Speaking of rotting in our home, I was not kidding. Eizwan and I currently live in a rental, in our bid to be as independent as possible from our parents. But it’s an old house and bits and bobs of the house has been falling apart. When I mean falling apart, I mean, plug points melting to a pile of plastic goo, ceiling almost collapsing from water log and our current favourite, a toilet that keeps backing up because the plumbing possibly dates back to the Roman era.

When our landlady sweetly asked to increase our rent, I threw a massive temper tantrum for a week and made the decision on behalf of the family to buy a new house since rental and mortgage were nearly on par to each other. It took a while for Eizwan to get on board and when he finally did – we hunted for a home. We signed November last year and we are on our way to a house ownership!

The keys should be handed over in end Jan and Eizwan and I, and our three cats (because this is the year we added a new kitty to our brood!) will be moving to our first owned home.

The Third Cat


Marty is on the right, Nadal is on the left. Marty is the cutie pie that loves to irritate all the cats in the house.

This little kitty adopted us, not the other way round. A small manky kitten made her way into our backyard and despite shooing it away countless of times, she kept coming back.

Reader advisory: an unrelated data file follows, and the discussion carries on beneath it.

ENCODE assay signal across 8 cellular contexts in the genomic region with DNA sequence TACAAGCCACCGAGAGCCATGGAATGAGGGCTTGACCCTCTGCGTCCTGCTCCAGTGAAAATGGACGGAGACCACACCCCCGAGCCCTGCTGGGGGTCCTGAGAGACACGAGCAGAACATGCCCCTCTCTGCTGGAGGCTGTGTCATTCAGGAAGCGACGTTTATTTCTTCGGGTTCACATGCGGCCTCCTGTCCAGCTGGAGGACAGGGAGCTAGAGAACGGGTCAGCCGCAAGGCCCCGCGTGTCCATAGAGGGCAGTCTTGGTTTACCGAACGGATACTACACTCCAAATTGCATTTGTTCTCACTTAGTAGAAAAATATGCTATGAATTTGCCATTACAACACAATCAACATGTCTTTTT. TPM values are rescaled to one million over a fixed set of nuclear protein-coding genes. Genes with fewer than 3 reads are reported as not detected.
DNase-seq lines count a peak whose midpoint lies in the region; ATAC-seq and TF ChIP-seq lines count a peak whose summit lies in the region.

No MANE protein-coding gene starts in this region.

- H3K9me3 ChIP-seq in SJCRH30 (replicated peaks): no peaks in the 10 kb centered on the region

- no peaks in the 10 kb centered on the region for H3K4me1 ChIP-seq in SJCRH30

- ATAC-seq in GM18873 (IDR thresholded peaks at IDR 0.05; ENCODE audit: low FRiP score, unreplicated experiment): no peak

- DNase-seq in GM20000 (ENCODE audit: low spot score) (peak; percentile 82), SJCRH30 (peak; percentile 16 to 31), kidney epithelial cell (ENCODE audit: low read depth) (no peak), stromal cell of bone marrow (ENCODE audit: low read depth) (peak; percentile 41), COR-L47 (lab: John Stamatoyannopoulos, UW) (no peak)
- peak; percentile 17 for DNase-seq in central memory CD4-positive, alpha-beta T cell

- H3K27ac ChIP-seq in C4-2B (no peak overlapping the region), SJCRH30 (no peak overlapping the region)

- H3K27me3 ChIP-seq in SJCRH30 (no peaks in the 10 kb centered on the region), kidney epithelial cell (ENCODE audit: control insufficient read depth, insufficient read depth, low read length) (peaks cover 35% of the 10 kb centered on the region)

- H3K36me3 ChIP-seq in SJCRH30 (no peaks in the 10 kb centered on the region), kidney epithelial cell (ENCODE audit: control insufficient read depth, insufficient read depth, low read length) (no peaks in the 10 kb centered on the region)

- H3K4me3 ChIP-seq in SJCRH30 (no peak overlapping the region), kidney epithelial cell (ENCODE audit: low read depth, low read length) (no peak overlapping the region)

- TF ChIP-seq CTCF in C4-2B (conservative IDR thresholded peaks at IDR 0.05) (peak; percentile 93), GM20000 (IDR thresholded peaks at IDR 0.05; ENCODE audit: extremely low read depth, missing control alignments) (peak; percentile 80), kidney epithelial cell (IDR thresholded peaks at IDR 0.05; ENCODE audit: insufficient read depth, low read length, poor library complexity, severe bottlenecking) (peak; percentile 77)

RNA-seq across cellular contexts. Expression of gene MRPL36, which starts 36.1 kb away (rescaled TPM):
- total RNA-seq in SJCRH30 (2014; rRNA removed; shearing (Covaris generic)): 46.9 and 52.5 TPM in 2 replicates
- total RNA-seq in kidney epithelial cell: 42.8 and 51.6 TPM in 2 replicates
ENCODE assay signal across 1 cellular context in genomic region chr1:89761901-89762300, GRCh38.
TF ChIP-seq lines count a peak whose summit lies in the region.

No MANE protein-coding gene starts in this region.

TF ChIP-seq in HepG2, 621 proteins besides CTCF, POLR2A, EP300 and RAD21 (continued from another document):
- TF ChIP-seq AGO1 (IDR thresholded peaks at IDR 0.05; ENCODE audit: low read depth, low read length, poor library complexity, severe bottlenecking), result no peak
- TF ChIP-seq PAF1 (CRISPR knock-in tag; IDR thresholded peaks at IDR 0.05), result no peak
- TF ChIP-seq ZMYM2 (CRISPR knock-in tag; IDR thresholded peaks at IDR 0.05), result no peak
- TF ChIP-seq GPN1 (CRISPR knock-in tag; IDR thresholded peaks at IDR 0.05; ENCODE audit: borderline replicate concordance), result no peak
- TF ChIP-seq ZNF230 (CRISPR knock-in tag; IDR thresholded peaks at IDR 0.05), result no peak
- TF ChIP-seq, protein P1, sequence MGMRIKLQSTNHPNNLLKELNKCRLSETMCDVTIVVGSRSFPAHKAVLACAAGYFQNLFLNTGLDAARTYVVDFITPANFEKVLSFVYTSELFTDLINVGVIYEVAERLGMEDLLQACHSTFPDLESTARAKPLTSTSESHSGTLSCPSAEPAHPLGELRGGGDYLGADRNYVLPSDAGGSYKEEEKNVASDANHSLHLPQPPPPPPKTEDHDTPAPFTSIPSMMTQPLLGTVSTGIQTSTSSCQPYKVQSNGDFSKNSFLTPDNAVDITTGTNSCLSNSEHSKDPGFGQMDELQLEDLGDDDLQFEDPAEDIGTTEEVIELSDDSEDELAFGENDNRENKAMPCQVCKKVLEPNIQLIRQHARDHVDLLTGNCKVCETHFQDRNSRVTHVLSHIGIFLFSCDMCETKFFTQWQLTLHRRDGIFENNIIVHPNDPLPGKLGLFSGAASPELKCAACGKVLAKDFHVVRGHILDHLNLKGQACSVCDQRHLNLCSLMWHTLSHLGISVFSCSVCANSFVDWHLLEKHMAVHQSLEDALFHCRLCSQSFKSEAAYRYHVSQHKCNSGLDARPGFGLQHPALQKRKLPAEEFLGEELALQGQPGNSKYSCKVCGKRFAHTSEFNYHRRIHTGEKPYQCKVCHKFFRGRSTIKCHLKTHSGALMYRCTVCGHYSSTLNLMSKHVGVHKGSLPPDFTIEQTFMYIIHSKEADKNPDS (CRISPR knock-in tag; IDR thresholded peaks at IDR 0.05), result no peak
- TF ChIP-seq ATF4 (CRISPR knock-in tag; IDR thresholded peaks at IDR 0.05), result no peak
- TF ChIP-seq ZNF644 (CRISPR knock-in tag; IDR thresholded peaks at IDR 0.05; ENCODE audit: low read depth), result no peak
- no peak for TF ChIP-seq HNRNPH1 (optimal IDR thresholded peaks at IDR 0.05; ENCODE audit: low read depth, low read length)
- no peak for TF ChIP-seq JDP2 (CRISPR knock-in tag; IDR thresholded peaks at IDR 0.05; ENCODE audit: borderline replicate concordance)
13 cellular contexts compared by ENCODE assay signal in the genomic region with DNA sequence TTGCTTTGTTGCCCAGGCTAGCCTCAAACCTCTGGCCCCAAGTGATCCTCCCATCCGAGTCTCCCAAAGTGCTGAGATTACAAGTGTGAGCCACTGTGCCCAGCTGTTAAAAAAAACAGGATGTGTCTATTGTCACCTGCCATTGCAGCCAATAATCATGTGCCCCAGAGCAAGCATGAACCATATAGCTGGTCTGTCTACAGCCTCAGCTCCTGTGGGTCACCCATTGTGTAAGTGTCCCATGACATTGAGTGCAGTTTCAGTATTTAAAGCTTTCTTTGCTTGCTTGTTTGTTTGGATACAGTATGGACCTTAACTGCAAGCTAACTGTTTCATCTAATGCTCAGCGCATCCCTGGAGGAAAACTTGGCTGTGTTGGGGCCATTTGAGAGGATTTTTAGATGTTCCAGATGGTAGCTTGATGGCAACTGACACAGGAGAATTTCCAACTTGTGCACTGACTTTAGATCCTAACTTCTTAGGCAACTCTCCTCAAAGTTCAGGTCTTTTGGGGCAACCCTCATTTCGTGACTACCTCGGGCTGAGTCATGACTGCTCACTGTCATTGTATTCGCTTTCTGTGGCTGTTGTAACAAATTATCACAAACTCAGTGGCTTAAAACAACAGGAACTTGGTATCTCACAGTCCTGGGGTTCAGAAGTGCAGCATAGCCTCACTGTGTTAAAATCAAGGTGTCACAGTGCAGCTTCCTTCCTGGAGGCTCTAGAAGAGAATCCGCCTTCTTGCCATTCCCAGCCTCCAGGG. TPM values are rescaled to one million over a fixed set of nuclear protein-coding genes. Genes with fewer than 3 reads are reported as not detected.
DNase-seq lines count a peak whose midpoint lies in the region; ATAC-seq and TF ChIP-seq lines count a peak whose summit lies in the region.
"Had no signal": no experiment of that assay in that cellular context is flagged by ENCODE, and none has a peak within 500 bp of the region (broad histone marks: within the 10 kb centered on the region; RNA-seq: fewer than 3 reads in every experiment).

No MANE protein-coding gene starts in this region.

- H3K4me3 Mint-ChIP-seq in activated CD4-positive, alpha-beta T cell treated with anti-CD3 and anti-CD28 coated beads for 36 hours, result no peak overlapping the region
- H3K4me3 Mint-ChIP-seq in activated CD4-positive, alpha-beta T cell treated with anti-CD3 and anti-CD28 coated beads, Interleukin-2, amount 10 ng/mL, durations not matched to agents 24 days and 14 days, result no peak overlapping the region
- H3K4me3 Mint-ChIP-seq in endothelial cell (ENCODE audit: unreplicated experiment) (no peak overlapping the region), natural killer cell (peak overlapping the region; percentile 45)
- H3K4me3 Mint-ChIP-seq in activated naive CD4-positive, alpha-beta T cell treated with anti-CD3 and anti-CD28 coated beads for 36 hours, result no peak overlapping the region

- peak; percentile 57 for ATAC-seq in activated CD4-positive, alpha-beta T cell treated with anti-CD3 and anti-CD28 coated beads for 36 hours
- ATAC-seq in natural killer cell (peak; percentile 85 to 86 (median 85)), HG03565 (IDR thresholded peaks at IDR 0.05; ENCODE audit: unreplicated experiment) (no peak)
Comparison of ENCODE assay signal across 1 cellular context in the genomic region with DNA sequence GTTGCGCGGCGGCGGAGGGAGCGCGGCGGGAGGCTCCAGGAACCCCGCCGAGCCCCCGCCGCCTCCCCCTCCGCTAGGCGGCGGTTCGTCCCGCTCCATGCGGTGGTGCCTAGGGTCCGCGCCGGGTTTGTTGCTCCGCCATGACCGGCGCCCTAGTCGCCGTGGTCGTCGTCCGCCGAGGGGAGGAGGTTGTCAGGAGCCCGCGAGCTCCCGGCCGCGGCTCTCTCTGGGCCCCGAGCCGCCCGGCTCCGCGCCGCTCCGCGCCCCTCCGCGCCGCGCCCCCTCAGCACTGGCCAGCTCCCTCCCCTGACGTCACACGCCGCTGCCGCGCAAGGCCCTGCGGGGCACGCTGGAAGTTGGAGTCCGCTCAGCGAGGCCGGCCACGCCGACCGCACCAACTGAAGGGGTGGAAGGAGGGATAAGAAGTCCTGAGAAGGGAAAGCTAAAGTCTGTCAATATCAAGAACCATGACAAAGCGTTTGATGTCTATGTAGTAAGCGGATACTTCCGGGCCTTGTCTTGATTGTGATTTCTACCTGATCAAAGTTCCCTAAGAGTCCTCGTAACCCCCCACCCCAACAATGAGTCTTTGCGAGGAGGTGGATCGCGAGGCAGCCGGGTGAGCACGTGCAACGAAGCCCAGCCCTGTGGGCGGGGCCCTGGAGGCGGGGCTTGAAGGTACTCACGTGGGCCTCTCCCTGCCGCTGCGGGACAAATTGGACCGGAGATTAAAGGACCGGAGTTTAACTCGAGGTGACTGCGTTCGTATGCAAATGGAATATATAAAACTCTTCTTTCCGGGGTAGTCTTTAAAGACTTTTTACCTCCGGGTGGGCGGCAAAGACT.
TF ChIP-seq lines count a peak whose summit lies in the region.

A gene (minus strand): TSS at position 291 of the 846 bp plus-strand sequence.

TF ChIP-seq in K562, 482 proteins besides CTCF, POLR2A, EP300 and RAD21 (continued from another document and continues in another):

I’m a firm believer that you don’t adopt cats – cats adopt you. It was a difficult transition at first, our cat Marie is a real gangster and showed her true mafia colours on the kitten. It’s been more than 8 months now and we are one big happy family.

Our cats are Nadal, Marie (short for Maria Sharapova) and Marty (short for Martina Hinggis) No points for guessing who they’re named after.

Adlina the Hippy/Masterchef


Spicy Miso Ramen – during my ramen craving times.

My sister frequently accuses me of when I like something, I never go ‘Hey, I gotta take my friends and family here to try out this cake! It’s so good.’ It’s always, ‘Wow, this cake is amazing. I gotta MAKE this!’ She said, if I could, I would probably make my own shoes and handbags if I like a design.